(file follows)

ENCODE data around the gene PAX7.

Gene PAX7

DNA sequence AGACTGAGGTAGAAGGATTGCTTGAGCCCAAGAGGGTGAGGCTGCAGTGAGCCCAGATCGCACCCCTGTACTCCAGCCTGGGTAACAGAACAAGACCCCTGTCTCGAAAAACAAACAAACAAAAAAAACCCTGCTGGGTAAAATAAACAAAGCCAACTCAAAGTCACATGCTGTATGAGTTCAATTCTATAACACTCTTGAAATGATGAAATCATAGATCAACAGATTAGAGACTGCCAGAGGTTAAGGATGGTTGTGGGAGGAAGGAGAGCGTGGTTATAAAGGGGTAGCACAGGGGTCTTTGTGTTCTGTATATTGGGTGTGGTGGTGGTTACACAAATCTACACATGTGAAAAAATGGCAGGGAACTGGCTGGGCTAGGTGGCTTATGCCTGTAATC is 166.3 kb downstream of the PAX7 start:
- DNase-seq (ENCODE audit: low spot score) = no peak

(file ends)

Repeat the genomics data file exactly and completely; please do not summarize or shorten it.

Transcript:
ENCODE data around the gene PAX7.

Gene PAX7

DNA sequence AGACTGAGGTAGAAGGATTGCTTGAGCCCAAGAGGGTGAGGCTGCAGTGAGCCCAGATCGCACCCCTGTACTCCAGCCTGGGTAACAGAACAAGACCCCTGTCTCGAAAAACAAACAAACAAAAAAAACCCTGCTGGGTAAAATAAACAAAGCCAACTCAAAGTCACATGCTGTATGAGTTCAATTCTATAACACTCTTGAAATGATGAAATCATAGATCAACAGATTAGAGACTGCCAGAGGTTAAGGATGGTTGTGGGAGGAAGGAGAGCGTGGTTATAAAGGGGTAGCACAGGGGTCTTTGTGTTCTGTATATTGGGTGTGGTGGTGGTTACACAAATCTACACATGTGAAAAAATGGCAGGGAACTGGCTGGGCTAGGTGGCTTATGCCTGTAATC is 166.3 kb downstream of the PAX7 start:
- DNase-seq (ENCODE audit: low spot score) = no peak